I read a lot of art history and criticism partly because I like it, and partly because art scholars seem able to write simultaneously for the professional and non-professional, something less common among music historians. Part of this, of course, is that the painting sits there while you look at it, and can be more or less well reproduced in the book; whereas music moves through time, and to pinpoint specific moments, we musicians often have to have recourse to isolated notated examples, or refer people who can read music to the score. Even so, reading what and how art scholars write is often very helpful to me in my own work.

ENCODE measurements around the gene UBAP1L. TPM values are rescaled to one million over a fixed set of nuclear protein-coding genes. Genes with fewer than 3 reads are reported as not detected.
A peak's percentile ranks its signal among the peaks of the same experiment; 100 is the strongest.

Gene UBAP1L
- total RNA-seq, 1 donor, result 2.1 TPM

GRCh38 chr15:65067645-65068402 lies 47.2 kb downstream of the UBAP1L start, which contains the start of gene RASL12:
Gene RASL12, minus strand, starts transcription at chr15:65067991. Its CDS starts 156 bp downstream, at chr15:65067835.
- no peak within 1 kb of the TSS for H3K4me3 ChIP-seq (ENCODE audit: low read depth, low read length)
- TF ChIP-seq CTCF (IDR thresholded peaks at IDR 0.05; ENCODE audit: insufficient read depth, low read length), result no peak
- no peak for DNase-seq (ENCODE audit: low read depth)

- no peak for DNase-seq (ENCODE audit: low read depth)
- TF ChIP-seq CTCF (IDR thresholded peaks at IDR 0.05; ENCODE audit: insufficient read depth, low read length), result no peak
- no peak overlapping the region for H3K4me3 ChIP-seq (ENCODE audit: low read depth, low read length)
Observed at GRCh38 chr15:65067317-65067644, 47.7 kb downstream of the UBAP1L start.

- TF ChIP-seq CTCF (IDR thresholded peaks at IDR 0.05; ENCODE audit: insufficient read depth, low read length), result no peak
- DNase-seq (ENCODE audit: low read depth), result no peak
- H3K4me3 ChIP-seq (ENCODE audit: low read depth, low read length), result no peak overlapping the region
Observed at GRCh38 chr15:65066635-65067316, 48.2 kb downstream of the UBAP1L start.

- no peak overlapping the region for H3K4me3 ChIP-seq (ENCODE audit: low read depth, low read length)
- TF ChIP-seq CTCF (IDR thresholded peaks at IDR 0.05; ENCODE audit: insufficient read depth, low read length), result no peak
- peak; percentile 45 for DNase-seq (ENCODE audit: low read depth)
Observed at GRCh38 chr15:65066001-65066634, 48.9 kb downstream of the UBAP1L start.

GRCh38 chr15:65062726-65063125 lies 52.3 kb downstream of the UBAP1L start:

The Sight of Death is a chronicle of Clark’s going to look every day for two months at two paintings of Poussin (1594?-1665), Landscape with a Calm and Landscape with a Man Killed by a Snake, in early 2000 hung in the same room of the Getty Museum in Los Angeles. It’s a sort of diary in which Clark’s responses to the paintings, which he noted daily, vary according to the lighting in the room (i.e., the time of day, natural or artificial light), to his moods and to the cumulative effects of his daily visual, visceral and intellectual reactions to the artworks. Then as these effects crowd and linger in his mind, he also moves into an even more basic consideration, the “experiment” of his subtitle, thinking deeply about how we look at art (works are static, we are not), why we do so, what happens when we do so repeatedly, and ultimately what the relationship of human beings to art is or can be. I don’t know yet how it comes out, but it’s worth the trip.